This behavioural difference probably explains why giant manta rays are found in the Eastern Pacific, whereas reef manta rays stop at Hawaii and French Polynesia. This is not to say that reef manta rays, which grow to around 5 m width, are inadequate in the swimming department. Tagging studies in Mozambique have shown that individuals can move 70 km in a single day during normal activities, and they migrate at least 500 km along the eastern Australian coast each year.

So, just how many manta rays are there?
Counting them is made easier by the distinct spots and blotches on their stomachs. This allows each manta to be photo-identified, which can then be used to generate estimates of population size. At the moment, the largest documented population of manta rays is in the Maldivian islands, where over 2,400 individuals have been photo-identified. The new global manta ray database, powered by an algorithm developed specifically for manta-matching by Dr Chris Town and his team at the University of Cambridge, will make this job a lot easier.

Manta (and mobula) rays have the largest brains of all the approximately 32, 000 species of fish known to date.
On first glance, this seems rather odd... how smart do you need to be to outwit plankton? Actually, it appears that animals - especially primates - don't become more intelligent to catch prey so much as to outsmart each other. Recent studies have even shown that monkeys placed in larger groups increase their brain size to compensate. Could manta rays be the Einsteins of the fish world? They certainly display some behaviours that could suggest this, such as coordinated and cooperative feeding behaviours.

We're also becoming aware that giant manta rays, in particular, are truly deep-divers.
And it's cold down there. To keep these large brains warm, and possibly the rest of their body too (as in mobula rays pictured below), these rays have an amazing counter-current heat exchange system going on with their veins and arteries to become effectively warm-blooded, or at least keep their temperature more stable than most fish.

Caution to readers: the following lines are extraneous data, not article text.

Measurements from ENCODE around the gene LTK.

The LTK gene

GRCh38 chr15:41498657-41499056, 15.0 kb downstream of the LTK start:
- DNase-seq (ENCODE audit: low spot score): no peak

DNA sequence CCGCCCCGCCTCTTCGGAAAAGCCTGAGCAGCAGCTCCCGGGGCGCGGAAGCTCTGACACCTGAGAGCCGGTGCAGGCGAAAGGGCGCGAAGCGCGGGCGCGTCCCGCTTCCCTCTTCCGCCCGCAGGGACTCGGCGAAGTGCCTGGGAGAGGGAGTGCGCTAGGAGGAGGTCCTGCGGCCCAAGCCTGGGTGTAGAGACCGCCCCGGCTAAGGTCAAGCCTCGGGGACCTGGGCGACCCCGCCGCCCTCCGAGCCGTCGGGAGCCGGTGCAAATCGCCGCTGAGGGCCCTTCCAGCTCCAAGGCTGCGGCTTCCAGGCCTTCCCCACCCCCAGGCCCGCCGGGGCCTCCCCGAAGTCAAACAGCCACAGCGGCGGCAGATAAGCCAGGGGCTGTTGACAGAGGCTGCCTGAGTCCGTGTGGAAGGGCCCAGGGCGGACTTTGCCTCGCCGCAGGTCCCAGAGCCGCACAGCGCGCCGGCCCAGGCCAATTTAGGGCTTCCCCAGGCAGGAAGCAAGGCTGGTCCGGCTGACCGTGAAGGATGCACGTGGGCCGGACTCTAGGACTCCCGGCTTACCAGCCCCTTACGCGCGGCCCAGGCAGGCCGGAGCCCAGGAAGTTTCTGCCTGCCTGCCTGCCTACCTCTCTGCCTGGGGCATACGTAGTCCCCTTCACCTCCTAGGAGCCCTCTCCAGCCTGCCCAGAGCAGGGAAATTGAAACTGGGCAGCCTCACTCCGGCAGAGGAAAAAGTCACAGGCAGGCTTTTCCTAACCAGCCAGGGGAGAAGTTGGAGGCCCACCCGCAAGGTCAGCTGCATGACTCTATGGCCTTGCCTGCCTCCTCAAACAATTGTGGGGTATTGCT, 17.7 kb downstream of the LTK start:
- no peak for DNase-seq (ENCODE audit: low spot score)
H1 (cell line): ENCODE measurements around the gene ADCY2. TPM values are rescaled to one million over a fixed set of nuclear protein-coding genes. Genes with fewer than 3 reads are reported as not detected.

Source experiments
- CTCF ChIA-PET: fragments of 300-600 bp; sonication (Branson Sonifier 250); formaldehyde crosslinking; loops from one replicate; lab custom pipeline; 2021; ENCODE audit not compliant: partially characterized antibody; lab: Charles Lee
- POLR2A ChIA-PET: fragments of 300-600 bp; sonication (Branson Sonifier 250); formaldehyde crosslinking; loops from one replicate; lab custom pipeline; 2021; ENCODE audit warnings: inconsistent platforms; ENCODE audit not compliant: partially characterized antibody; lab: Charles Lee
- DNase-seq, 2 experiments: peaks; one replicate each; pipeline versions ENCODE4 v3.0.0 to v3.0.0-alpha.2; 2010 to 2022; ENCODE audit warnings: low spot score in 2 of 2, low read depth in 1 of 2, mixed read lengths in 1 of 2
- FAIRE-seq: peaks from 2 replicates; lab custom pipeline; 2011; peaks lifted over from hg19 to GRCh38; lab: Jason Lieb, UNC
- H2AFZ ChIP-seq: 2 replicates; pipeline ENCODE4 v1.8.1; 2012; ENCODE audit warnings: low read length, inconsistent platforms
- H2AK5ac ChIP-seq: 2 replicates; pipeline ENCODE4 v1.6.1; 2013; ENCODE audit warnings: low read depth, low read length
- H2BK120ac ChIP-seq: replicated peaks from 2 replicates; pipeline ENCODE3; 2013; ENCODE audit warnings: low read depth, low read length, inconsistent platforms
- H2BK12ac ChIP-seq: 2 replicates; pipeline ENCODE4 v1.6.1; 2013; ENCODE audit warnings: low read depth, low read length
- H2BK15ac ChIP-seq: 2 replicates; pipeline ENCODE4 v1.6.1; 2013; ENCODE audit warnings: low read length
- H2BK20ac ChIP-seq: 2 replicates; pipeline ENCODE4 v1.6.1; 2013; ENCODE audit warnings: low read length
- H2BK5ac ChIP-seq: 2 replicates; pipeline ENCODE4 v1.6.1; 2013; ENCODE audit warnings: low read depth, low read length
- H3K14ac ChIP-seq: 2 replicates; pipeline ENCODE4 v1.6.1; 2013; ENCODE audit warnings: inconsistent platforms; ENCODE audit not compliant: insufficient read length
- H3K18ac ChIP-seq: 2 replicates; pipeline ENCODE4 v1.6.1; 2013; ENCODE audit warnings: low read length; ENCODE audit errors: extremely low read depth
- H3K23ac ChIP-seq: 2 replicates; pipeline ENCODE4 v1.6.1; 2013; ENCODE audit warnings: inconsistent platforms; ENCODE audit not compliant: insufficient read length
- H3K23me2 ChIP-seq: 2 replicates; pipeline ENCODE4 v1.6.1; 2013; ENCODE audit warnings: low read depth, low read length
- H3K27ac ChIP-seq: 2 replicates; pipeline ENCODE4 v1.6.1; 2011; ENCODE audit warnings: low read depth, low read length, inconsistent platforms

Sadly, manta rays face a very uncertain future
The global catch of manta and mobula rays has dramatically increased over the last decade due to demand for their gill rakers from China, where they are sold as medicinal products. Catches from the major existing fisheries are not even close to sustainable.

Few species are as vulnerable to over-fishing as manta rays.
We know that they have a very slow reproductive rate, producing only one large baby on average every 1-3 years. They also appear to be slow-growing and long-lived, with some wild manta rays being re-sighted over 30-year periods.

There is hope.
Giant manta rays were added to the Convention on Migratory Species in 2011, which is sparking coordinated national efforts toward protection of the species and their key habitats within member countries. Next year, the entire group is up for listing on the Convention on International Trade in Endangered Species. A listing on CITES would be an acknowledgment that the gill raker trade is a significant threat to manta and mobula rays, and would help encourage more effective conservation legislation.

Manta rays are an amazing fish.
The more we know about them, the more interesting they get.
Let's make sure we keep them around!

If you'd like to support our marine research and conservation efforts, you can make a gift or adopt a manta or whale shark  to help us continue these initiatives. If you'd like to learn more about manta rays, check out (and vote for) Dr Andrea Marshall's recent TED talk. My contribution to this study was supported by Casa Barry Lodge, Ocean Revolution and our wonderful individual donors.
Great stuff, thank you Simon!
And here's Andrea's passionate and inspiring TED talk.